In an embodiment, controls are provided, such as in the data van (control center of the entire frac site), so that a shutdown command can be initiated for deactivating the compressors. In conjunction with the shutdown command, flaps can optionally be engaged to block a feed of ambient air to one or more of the internal combustion engines that drive the compressors. Without an oxygen source the engines cannot operate, and failure of the engines turn deactivates the compressors. By blocking ambient air, the flaps provide an added safety measure because during a natural gas leak cold compression engines could continue to operate even after an ignition switch is closed or if fuel is no longer supplied to the engine. If the ambient air has a high enough content of natural gas to support combustion, the motor can potentially still run even if the resident fuel supply is stopped. Closable intake air flaps are employed to ensure that the engine shuts down in any emergency. For electric powered compressors, the system disconnects the electrical power, instantly shutting down the compressors.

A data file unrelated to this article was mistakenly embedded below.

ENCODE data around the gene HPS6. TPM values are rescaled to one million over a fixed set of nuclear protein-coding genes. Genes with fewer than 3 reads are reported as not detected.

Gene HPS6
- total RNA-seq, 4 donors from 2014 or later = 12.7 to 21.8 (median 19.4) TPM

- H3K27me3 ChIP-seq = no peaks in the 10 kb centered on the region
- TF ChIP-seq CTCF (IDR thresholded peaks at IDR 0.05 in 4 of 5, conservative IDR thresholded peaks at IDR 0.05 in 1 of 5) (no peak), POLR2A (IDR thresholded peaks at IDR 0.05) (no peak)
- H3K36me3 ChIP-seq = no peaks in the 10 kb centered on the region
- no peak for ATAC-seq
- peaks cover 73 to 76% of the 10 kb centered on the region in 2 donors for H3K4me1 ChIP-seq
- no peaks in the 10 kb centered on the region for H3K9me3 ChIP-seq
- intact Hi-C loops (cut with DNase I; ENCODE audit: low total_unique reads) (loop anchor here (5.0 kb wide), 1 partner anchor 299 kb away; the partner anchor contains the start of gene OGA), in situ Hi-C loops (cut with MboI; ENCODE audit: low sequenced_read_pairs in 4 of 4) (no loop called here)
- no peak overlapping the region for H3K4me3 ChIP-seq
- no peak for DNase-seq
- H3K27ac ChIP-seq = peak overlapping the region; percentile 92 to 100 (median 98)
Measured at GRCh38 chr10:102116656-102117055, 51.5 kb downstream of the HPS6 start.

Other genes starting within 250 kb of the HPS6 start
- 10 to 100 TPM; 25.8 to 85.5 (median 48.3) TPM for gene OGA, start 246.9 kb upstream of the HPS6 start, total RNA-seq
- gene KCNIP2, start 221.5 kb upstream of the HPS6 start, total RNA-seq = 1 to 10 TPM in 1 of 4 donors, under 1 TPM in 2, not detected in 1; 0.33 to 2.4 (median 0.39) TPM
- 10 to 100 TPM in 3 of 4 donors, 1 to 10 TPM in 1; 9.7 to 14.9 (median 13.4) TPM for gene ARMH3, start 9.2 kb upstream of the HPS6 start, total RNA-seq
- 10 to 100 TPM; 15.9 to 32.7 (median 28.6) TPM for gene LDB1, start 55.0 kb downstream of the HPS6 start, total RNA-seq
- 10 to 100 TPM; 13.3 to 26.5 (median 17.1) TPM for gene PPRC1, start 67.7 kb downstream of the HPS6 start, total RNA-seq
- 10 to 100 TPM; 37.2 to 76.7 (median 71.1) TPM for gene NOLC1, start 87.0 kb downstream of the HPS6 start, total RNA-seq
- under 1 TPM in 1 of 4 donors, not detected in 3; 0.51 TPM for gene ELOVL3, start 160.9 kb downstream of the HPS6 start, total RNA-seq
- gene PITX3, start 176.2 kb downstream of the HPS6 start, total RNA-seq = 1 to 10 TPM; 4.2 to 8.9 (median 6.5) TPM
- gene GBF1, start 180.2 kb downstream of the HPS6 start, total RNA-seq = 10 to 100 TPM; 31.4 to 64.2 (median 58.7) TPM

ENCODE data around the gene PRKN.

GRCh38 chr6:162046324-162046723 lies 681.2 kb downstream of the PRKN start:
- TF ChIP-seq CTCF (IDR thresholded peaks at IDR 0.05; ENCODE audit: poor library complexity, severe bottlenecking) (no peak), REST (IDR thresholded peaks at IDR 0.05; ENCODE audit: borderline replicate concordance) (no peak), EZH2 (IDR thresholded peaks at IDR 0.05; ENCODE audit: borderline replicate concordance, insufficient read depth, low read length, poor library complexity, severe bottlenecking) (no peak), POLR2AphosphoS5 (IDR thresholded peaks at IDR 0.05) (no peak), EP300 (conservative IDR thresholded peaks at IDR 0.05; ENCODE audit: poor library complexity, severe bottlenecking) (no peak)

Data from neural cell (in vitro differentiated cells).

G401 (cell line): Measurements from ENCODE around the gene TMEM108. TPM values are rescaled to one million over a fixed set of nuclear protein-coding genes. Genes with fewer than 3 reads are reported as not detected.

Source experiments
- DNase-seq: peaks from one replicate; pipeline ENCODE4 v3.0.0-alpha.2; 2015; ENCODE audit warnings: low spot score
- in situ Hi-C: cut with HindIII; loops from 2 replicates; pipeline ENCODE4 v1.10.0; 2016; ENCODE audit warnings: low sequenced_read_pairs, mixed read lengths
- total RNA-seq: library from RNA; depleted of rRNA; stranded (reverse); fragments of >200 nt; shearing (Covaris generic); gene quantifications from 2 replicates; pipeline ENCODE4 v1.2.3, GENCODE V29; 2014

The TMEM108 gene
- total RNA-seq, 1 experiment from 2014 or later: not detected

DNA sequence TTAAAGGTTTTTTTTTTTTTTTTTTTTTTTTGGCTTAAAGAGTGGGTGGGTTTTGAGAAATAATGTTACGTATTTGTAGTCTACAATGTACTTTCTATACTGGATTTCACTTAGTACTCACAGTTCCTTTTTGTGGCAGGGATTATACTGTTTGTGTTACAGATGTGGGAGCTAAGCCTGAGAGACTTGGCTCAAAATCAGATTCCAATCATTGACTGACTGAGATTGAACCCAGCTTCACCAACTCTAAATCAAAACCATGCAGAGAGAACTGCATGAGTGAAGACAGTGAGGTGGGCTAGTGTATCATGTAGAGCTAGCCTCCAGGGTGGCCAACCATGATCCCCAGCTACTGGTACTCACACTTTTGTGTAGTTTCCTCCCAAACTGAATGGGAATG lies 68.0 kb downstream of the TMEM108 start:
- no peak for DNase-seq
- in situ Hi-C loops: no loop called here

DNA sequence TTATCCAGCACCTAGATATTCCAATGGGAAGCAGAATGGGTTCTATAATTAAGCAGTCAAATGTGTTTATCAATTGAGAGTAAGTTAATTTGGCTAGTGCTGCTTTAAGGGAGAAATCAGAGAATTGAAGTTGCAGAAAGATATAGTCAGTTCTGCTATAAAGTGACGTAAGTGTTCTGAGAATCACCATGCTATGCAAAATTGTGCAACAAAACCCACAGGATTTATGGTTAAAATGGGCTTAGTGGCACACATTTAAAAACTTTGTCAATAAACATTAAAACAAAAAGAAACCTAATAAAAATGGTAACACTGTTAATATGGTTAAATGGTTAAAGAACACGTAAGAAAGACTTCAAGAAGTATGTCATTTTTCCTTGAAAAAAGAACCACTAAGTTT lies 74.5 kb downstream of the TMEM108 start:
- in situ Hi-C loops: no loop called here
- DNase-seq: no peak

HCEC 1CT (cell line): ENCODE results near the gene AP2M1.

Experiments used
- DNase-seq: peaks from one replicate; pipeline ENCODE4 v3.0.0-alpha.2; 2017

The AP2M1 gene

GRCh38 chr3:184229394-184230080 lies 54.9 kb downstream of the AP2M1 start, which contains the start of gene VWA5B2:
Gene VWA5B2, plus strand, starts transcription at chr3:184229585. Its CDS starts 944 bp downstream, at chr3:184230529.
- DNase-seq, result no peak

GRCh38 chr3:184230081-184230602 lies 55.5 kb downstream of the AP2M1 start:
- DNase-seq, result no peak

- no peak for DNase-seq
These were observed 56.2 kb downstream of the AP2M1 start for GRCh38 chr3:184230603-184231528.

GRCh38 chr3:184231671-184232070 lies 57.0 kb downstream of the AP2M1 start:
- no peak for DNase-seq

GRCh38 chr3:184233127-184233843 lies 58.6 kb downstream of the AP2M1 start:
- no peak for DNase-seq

The circuit breakers on the switchgear can open also ensuring that electrical power is not supplied to the working oilfield equipment. The fire suppression system in the compression units can include its own dedicated 120V power supply. This ensures that even in the event of a power loss from the turbines, which is likely in the event of a fire, there will still be power to the compressors for the fire suppression system only.